100 Greatest Women


Carrie Underwood

With a voice that could’ve made her a legend in any era of country music, Carrie Underwood has quickly become the most successful female country of the decade.

Her breakthrough came through the biggest show on television, American Idol. She was one of thousands who auditioned for season four and by that point, the show had established itself more as a ratings winner than a record seller. Previous winners Kelly Clarkson, Ruben Studdard and Fantasia released debut albums that sold respectably, but nothing on a scale that would seem to match the ratings success.

Enter Carrie Underwood. When she auditioned with the Bonnie Raitt classic “I Can’t Make You Love Me”, the tone of her voice signaled her country leanings. Throughout the Idol season, she built a fan base quickly. The belief was that it was the year of the guys, but after she performed Heart’s “Alone” on the Top 11 show, judge Simon Cowell made a bold prediction: “You’ll not only win this show, you’ll go on to sell more records than any previous Idol winner.”

She did go on to win the show, never even visiting the bottom three. But along the way, she made clear that country music was what she wanted to perform, and demonstrated a depth of knowledge that included Martina McBride songs “Independence Day” and “When God-Fearin’ Women Get the Blues”, Shania Twain’s “Man! I Feel Like a Woman!” and Rascal Flatts’ “Bless the Broken Road.” She even had the gumption to cover the raunchy Dixie Chicks cut “Sin Wagon”, leaving the “mattress dancin'” line intact.

After her win, she released the obligatory post-victory single, a pop ballad called “Inside Your Heaven.” Strong sales made it a #1 pop hit, but country radio showed some interest as well, giving it moderate airplay. When she released her first real single, “Jesus, Take the Wheel”, radio jumped on it immediately. It entered at #39 and rapidly rose to the top, spending 6 weeks at #1.

The success of that single was a strong beginning for her debut album, Some Hearts, which would eventually sell more than seven million copies. She took home ACM trophies in 2007 for Top New Female Vocalist and Single for “Wheel.” Her next release, “Don’t Forget to Remember Me”, went to #2.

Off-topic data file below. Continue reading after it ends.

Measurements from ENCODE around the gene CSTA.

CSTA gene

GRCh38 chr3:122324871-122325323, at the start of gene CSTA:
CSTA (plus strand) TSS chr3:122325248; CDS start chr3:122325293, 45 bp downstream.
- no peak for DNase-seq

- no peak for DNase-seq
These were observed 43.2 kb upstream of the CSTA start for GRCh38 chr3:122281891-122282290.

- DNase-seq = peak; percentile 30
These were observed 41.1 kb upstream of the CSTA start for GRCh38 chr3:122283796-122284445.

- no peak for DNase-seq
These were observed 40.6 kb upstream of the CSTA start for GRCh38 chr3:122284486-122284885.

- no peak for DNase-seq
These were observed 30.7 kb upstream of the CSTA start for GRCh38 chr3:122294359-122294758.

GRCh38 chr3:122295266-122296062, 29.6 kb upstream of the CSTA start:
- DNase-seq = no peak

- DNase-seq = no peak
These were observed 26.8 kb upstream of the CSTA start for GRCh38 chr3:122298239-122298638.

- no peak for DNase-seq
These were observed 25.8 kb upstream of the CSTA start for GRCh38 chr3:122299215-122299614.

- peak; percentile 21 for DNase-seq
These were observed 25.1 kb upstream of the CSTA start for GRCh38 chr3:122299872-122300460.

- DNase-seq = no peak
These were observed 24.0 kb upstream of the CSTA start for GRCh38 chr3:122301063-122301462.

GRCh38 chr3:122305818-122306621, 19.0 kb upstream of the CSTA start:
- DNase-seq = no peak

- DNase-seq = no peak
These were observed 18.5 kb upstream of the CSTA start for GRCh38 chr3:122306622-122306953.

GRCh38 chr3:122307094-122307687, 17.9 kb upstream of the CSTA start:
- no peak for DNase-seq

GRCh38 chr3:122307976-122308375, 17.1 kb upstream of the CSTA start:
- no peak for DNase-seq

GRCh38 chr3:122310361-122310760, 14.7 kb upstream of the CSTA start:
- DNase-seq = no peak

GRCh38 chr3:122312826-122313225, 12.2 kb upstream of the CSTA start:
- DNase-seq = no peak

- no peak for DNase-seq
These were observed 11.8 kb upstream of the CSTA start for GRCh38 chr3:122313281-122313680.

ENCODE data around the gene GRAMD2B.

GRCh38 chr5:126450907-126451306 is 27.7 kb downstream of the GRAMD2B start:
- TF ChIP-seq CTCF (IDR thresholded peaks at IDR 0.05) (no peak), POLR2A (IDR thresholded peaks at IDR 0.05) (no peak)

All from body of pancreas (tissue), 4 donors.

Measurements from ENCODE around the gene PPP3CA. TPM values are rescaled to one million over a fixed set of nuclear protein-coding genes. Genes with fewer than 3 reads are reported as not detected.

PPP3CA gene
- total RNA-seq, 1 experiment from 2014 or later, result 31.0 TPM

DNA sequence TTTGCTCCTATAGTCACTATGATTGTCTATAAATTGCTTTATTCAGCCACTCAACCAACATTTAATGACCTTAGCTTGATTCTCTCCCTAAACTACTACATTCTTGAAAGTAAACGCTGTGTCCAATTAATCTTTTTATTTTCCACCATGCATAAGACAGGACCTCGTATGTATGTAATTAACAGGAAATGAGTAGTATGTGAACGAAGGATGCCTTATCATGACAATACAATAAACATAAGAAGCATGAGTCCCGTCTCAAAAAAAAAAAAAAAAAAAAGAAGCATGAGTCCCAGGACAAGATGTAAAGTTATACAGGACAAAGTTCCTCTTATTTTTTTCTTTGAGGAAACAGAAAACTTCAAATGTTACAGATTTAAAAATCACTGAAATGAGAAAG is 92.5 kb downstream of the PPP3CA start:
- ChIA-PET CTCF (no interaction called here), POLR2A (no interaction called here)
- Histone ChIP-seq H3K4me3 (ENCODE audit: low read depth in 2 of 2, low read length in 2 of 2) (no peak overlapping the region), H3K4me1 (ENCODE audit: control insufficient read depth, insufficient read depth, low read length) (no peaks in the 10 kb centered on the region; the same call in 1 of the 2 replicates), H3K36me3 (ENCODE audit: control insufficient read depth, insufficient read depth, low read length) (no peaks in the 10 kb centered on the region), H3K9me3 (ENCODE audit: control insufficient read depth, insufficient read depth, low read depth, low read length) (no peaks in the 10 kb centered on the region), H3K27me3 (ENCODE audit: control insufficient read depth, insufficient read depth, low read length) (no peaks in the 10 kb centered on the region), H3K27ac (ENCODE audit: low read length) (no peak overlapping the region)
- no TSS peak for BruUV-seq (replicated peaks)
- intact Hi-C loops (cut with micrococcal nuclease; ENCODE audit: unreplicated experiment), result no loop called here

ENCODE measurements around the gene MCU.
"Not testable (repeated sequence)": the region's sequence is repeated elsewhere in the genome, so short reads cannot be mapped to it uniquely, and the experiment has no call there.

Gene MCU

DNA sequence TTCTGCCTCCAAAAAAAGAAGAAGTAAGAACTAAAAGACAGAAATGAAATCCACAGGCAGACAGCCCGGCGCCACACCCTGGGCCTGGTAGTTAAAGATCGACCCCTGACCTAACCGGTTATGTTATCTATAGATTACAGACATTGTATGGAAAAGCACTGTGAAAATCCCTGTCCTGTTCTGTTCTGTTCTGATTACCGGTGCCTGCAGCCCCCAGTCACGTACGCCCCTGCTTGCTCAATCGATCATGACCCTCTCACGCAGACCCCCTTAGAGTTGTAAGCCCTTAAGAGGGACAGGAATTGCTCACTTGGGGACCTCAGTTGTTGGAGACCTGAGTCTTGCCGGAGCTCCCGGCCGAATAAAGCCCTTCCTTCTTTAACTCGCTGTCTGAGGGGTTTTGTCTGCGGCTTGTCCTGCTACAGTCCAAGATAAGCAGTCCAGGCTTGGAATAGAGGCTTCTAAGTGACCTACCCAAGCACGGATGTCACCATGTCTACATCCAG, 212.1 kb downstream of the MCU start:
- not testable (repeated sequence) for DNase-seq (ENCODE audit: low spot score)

Then her label released “Before He Cheats”, and amazingly enough, it was a bigger hit than “Jesus, Take the Wheel.” It not only topped the country singles chart, but got massive crossover airplay, too. Awards began to roll in, with a shocked Underwood receiving the CMA award for Female Vocalist, along with Horizon Award. Underwood was only the fourth act to win both the Horizon and their vocalist race in the same year, following Ricky Skaggs, Alison Krauss and the Dixie Chicks.

Underwood also picked up two Grammys three months later, including Best New Artist. “Wasted” became another #1 hit, and her charity single “I’ll Stand By You” sold so well that it entered the top ten of the pop singles chart the week it was released.

Obviously, the pressure was on to follow up her debut album. Carnival Ride featured a more country sound and several songs co-written by Carrie herself. The first two singles, “So Small” and “All-American Girl” both went #1. Along the way, she repeated as CMA’s Female Vocalist while winning Single of the Year for “Before He Cheats.” That hit also netted her a third Grammy in just two years.

As this is being written, the third single from Carnival Ride, “Last Name”, is already in the top ten. Underwood is the most-played and top-selling female artist in country music today, after only two albums. She was invited to join the Grand Ole Opry cast early this year, further solidifying her country bona fides. Given her widespread appeal and undeniable vocal prowess, the possibilities for her future seem limitless.

Carrie Underwood

Essential Singles

  • “Jesus, Take the Wheel”, 2005
  • “Before He Cheats”, 2006
  • “Wasted”, 2007
  • “I’ll Stand By You”, 2007
  • “All-American Girl”, 2007

Essential Albums

  • Some Hearts (2005)
  • Carnival Ride (2007)

Industry Awards

  • ACM Top New Female Vocalist, 2006
  • ACM Single – “Jesus, Take the Wheel”, 2006
  • ACM Top Female Vocalist, 2007 & 2008
  • ACM Album – Some Hearts, 2007
  • ACM Video – “Before He Cheats”, 2007
  • CMA Horizon Award, 2006
  • CMA Female Vocalist, 2006 & 2007
  • CMA Single – Before He Cheats”, 2007
  • Grammy: Best New Artist, 2007
  • Grammy: Best Female Country Vocal Performance (“Jesus, Take the Wheel”), 2007
  • Grammy: Best Female Country Vocal Performance (“Before He Cheats”), 2008

==> #58. Jan Howard

<== #60. k.d. lang

100 Greatest Women: The Complete List